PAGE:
Jim MacDonald and the Tangled Garden

UrNBbm4I like Jim. I feel sorry for him too. He’s been having a hard time of it lately. Ever since last year’s exhibition, he’s been branded a radical. ‘Tangled Garden’ as Jim titled his painting was the target of the critics.

For reasons, beyond the understanding of all of us artists, the critics seized on his painting like a robin on a worm. Jim had the temerity to paint something different than what the critics expected and he wasn’t to be forgiven for it.

The words of the Toronto Daily Star, “Rough, splashy, meaningless , blatant, plastering and massing of unpleasant colours which seems to be a necessary evil in all Canadian art exhibitions nowadays” What do they know?

Hector Charlesworth is another. He says that a painting should be more than a shout.

“Oscar Wilde”, Charlesworth opined, “that Nature constantly imitates art. If what we have seen at the OSA Exhibition is nature, then we will all have to wear smoked glasses to appreciate the true meaning”

Thankfully, “Heck” as we now call him, neglected to comment on my paintings. If he had done so, I would have stolen his Psalter Hymnal and run an entire palette through its pages.

From the Summer of 1914

I really don’t know where to begin. I’ll start in the Summer of 1914. Even though I liked to have a chum with me, I liked being alone better. After my canoe trip with Arthur Lismer in May, he returned to Toronto. I stayed for the rest of the summer. I no longer had to worry about work, money or domestic obligations becasue of the stipend I was receiving from Dr. MacCallum. A canoe adventure was in my cards.

I took the train west from Algonquin to Parry Sound. This was the westernmost reach of the J.R. Booth realm. Parry Sound was the terminus of the Ottawa-Arnprior-Algonquin rail line and as many tourists would descend from Ottawa as there would be from Toronto. Parry Sound was a busy little town; I tried to avoid all of the hubbub but it was difficult. I would try to get as far away from the town and sit on the rocks that would jut into Georgian Bay. I was fascinated by the raw power that could be unleashed by a storn. One day the Bay would be a serene blue-green sheet of calm and the next day it would be a wrathful cauldron of grey. I recall the poems of Wilfred Campbell, Lake Lyrics.

My winter months with Jackson were really starting to pay off. That was apparent in the expression of Dr. MacCallum’s eyes when I showed him the sketches I just did. After Parry Sound, I traveled north by steamship and camped with the Dr. at the mouth of the French River. I showed him my sketches and his remark was, “Tom, these are good! They do capture the same feeling when I’m around here.”
Jackson warned me that the Dr. knew very little about art and to be careful and how I should receive his criticism. “Just remember, the Dr. is paying the bills.”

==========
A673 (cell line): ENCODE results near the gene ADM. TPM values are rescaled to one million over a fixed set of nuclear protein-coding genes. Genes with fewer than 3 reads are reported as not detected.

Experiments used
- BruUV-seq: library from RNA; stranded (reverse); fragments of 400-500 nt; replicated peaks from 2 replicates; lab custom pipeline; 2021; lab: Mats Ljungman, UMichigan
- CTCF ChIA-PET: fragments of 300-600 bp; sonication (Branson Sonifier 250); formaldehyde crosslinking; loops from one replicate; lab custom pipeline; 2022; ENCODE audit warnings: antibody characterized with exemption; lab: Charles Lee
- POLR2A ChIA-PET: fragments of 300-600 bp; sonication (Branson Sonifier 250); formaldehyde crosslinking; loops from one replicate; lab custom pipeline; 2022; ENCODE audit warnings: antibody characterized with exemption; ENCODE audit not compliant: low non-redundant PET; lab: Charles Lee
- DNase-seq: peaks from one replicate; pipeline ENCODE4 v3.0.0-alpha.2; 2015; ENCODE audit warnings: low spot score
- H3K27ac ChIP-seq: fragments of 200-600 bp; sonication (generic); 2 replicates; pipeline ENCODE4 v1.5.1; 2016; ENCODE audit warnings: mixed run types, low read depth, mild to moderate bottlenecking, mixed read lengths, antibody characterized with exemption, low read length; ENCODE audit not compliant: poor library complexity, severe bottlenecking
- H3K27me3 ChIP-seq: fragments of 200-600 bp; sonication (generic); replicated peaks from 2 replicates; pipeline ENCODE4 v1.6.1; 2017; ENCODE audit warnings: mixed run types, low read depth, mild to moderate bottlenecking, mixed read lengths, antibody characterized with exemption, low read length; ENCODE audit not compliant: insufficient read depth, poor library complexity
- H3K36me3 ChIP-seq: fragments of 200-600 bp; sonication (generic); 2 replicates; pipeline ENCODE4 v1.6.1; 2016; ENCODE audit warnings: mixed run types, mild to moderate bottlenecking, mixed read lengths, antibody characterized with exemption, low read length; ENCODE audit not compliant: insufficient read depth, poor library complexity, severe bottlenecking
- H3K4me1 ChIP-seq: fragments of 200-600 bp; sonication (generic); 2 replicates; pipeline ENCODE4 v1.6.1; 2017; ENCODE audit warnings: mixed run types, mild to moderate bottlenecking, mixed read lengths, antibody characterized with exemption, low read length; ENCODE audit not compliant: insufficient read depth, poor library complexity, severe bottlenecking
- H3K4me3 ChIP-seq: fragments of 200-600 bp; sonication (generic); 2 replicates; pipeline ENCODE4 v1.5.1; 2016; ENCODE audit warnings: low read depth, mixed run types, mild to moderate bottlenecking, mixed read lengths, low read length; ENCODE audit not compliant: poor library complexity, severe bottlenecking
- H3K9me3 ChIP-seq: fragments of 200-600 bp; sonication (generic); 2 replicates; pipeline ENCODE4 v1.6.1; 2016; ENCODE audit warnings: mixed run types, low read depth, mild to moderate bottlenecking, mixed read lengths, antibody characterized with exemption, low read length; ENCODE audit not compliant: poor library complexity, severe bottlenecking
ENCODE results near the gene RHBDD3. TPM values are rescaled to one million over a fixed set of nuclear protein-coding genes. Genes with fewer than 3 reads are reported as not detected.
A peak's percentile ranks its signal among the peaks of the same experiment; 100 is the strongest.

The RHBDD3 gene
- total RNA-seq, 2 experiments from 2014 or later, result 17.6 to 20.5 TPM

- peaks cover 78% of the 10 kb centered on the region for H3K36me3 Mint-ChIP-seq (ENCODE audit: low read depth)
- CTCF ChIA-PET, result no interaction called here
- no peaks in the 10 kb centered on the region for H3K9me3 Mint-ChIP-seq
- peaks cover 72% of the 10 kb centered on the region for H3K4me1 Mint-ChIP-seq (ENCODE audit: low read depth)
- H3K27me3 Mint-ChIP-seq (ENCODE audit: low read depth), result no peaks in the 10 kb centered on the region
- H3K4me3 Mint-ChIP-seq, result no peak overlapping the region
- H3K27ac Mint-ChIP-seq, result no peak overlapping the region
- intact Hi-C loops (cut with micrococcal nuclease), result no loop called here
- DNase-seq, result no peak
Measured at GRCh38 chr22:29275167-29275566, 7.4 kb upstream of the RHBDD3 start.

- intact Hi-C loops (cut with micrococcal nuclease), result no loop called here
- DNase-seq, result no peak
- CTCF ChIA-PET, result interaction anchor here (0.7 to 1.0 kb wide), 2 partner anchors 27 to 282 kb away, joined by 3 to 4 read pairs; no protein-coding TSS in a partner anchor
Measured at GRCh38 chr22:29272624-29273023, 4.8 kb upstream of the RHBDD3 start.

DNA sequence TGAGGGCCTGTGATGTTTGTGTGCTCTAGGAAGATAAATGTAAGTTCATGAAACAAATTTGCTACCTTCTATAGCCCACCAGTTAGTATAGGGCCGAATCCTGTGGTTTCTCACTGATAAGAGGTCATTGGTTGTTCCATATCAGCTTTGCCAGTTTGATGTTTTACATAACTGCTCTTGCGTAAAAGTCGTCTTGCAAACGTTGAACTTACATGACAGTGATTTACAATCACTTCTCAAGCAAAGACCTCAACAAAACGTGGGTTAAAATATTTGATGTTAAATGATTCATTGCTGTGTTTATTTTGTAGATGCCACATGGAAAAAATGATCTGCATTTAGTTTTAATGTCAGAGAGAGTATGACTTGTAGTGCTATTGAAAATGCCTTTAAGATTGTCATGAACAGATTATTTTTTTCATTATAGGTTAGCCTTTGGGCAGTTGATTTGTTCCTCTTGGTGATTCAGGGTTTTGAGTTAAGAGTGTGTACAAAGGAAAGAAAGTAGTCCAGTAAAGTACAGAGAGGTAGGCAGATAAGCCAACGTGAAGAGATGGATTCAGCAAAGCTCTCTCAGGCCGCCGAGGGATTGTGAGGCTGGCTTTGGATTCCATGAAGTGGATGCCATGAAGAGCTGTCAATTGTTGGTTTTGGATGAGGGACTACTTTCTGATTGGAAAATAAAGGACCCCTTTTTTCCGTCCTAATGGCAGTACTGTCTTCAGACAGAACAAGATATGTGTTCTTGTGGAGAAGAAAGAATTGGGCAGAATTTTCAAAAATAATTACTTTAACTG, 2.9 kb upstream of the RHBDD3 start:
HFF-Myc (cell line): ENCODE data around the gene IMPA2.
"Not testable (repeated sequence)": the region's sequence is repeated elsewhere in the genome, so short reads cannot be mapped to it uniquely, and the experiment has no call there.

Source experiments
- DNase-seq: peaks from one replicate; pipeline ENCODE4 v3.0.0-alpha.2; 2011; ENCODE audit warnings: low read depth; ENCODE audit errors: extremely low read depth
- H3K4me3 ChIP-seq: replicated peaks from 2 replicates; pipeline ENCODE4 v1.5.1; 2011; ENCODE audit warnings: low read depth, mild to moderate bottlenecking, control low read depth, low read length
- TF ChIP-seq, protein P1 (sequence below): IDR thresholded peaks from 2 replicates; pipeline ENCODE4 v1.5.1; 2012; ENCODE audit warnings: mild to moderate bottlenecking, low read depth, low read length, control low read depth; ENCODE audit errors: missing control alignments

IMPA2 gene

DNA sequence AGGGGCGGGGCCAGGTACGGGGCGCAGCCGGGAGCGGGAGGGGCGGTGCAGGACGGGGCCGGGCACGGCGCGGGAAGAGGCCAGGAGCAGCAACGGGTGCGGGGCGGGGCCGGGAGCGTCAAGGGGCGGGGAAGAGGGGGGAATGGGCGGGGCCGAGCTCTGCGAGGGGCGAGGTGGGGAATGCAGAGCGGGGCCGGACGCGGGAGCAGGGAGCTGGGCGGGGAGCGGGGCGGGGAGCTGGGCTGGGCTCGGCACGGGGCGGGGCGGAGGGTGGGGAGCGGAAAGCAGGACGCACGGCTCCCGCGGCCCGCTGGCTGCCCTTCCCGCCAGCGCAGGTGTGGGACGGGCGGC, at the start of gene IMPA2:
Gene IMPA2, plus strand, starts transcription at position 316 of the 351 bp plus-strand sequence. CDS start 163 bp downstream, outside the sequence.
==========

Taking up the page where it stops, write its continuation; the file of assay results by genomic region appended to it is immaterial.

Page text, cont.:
My inclination was to disagree with Jackson. The Dr. might not know about techniques and mechanics or art but he seemed to know what was good to express the northlands. He had the eye of an artist, not necessarily the hands of one.

I accepted the invitation to stay at the Dr.’s cottage on West Wind Island. I stayed for June and July and spent time canoeing and painting with leisure. I had no duties or obligations, only that I would provide the occasional painting lesson to the Dr.’s daughter, Helen.
I enjoyed the time on the island, but the company began to wear on me after awhile. The nature was great, the company wasn’t. Many of the folks vacationing on the island were a plain annoyance. I just wanted to escape from the cake and ice-water socials and find a place to paint in isolation. Despite wanting to be alone, I missed the company of Jackson, Lismer and Harris. Unlike the present company, we could all shut up and paint when the time came. I wrote a letter to Varley asking him to come for a canoe and camping trip but his domestic obligations kept him at home.

Then it hit. The declaration of War, on August 5th, 1914. It was on the same day I was about to depart to Algonquin. It was the day before by 37th birthday. Everyone greeted the declaration of war with great enthusiasm. No one needed reminding that it was actually Great Britain that declared war and the Canada’s decision simply followed suit. I decided I need to get out alone and fast.

I took the steamer from Go Home Bay to the mouth of the French River and managed to purchase an cheap canoe. I canoed east on the French River to Lake Nipissing. At time the river and rapids and treacherous. At one rapids I counted thirteen white wooden crosses – thirteen deaths and probably many more.